No prime minister in his right mind is going to forego that sort of tax revenue.
And if Trudeau allows his government to be bullied by soon-to-be Premier Horgan over Trans Mountain Expansion, then he can say goodbye to the 1.1 million b/d Energy East project – the 4,600 pipeline from Alberta to the Maritimes – currently beginning its NEB review.
Can you imagine Quebec supporting a pipeline after British Columbia was allowed to reject one?
And what of Trudeau’s prized climate policies, sold to Canadians as part of the plan to build legitimacy for energy infrastructure projects? An idea over 80 per cent of Canadians agree with, by the way, according to Abacus Data polling.
Donate now! Please support quality journalism by contributing to our Patreon campaign. Even $5 a month helps us continue delivering high quality news and analysis about Canadian and American energy stories that affect your life and your lifestyle.
The national carbon tax, methane emission reduction regulations, and future climate policies would be thrown into chaos. Where would be the incentive for Alberta and Saskatchewan to support them?
No, if Horgan and Weaver throw the weight of the BC government against Kinder Morgan – denying permits and access, hiking rates, obstructing at every turn, the only options they have – then Trudeau must return fire.
And much heavier fire.
Trudeau must demonstrate to the provinces that he is prepared to defend the integrity of federal institutions and approvals, willing to back up industries that have every legal and moral right to operate in this country.
That’s right, Alberta has a moral right to ship oil sands crude to Asian markets from the West Coast without interference from British Columbia.
Under NDP Premier Rachel Notley, the Alberta government has built a solid working relationship with oil sands producers, who helped drafted the controversial 100 megatonnes emissions cap and the “output-based allocations” regulations to implement it.
Already oil sands producers are preparing to implement new technologies to replace natural-gas generated steam with solvent, potentially lowering the carbon-intensity of oil sands crude to that of any other average crude oil.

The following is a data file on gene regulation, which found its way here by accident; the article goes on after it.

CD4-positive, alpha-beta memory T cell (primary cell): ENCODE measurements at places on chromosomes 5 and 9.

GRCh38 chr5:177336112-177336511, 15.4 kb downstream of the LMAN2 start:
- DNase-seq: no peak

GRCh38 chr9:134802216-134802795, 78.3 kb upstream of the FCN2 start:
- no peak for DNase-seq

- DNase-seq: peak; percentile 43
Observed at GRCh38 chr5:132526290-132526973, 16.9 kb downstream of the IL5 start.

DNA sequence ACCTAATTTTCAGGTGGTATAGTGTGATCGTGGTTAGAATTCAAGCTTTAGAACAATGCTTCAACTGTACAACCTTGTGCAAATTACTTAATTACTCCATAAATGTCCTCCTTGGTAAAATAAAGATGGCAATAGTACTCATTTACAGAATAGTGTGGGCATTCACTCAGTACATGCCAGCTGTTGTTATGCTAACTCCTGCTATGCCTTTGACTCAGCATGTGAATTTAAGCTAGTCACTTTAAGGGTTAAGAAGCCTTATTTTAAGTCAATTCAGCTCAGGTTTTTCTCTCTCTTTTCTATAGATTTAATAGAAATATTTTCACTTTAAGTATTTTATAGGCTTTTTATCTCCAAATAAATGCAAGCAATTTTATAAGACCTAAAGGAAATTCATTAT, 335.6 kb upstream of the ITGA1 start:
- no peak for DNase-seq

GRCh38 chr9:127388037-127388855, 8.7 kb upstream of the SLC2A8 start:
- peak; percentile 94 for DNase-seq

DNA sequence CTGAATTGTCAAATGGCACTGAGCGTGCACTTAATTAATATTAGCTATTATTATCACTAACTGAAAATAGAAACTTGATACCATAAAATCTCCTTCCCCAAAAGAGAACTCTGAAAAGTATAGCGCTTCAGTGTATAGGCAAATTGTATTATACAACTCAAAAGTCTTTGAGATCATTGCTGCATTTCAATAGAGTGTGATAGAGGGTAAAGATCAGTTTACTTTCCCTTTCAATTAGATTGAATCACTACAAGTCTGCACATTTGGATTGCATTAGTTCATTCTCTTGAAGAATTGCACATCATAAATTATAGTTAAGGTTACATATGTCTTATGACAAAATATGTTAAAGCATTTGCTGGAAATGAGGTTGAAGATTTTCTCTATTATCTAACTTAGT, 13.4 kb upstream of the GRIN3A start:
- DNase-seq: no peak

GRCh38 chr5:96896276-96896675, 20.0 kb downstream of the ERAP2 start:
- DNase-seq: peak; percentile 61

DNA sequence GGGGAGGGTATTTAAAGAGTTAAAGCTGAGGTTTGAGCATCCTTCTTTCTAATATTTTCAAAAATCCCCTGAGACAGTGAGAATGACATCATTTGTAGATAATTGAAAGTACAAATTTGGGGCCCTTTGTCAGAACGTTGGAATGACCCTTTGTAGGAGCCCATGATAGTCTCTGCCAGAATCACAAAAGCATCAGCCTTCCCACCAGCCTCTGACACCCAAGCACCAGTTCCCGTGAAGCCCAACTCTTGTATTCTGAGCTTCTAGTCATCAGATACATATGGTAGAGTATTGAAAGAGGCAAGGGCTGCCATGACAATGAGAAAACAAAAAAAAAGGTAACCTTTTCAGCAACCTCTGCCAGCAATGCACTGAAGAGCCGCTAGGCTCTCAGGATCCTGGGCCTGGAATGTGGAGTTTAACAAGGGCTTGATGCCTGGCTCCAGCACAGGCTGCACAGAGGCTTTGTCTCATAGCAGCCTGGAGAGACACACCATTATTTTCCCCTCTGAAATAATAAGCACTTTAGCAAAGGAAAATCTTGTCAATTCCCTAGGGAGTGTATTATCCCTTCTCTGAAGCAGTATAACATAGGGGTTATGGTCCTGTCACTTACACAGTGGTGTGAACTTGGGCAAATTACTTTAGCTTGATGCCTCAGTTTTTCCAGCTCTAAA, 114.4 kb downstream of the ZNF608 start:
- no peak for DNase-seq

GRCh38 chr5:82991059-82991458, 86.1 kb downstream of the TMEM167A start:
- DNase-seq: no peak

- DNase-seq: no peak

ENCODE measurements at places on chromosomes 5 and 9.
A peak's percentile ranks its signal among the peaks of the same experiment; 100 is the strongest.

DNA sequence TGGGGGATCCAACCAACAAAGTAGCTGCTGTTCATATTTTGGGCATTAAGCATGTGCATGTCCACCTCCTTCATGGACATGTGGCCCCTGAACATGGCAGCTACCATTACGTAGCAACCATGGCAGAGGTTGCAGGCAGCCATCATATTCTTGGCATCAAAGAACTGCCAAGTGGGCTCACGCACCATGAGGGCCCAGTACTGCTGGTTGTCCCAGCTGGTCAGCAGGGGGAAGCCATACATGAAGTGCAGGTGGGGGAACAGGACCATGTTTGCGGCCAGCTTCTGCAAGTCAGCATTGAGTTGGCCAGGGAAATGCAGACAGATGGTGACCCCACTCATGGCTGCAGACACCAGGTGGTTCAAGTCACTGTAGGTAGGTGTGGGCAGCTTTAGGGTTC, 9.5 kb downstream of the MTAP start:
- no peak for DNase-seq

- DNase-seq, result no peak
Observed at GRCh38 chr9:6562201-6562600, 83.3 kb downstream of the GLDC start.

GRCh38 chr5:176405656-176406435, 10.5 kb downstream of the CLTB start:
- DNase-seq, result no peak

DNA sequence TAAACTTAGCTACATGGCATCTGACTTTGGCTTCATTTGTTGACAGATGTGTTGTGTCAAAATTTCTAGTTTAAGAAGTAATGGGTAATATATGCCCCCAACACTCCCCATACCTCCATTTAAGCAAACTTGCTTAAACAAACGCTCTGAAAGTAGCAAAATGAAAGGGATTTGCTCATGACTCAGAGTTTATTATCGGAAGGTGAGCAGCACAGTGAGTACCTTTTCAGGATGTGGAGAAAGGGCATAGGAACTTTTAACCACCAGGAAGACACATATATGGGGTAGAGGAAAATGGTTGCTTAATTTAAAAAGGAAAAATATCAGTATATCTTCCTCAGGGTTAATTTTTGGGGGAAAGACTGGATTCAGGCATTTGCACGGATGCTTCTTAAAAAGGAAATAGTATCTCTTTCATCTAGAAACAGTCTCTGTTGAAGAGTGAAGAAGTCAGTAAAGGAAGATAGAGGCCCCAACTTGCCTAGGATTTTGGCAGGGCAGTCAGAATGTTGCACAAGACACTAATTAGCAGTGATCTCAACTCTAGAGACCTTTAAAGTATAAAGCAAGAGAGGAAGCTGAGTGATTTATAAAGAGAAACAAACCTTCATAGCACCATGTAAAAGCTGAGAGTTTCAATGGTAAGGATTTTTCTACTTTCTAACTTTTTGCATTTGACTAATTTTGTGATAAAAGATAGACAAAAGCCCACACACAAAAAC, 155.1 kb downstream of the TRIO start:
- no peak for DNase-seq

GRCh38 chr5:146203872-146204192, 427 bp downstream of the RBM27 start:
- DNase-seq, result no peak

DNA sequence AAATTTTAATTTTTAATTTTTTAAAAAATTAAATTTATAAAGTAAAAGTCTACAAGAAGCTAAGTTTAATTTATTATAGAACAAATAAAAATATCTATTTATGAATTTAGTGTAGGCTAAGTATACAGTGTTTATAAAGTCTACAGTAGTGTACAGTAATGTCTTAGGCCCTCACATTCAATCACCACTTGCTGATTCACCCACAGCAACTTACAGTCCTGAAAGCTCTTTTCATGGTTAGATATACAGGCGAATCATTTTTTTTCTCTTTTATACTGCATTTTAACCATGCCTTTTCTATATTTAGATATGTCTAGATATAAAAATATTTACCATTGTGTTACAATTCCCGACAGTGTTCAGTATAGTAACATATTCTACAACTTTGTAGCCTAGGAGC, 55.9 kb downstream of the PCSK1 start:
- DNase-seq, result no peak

And Alberta is studying – and should implement – the idea of subsidizing the construction of partial upgraders that would turn the gooey bitumen into medium to heavy crude that would not require 30 per cent diluent to flow in the Trans Mountain Expansion pipeline, thereby doing away with dilbit, which is one of the chief complaints of Kinder Morgan opponents.
For all these reasons, Horgan and Weaver should keep their powder dry. But if it’s war they choose, then it’s war they should get.
Political scientist Keith Brownsey of Mount Royal University says Trudeau has too much riding on this looming battle to fail. And he has plenty of weapons to pressure Horgan.
“The Prime Minister can call up the Premier and be negative, maybe cancel federal projects in British Columbia. Or maybe cheques to the Province get lost in the mail,” he said in an interview.
For fiscal year 2017/18, Canada is scheduled to transfer $6.66 billion to BC for health and social spending. Prime Minister Trudeau should tuck that cheque back in his desk until Horgan and Weaver come to their senses.
The other $1.7 billion pencilled in for BC? Same fate as the other cheque.
Federal support for highway construction, infrastructure improvement, etc.? Nope.
And if Horgan and Weaver persist, then British Columbians should recall the threat by Jim Carr, natural resources minister, to call in the RCMP – and the army if necessary – to ensure that Trans Mountain Expansion gets built.
British Columbians, in the persons of their political leaders, should yield gracefully on the Kinder Morgan pipeline, knowing its critical importance to Canada and Alberta.
But if they do not, then they should suffer the consequences. And I say that as a resident of British Columbia.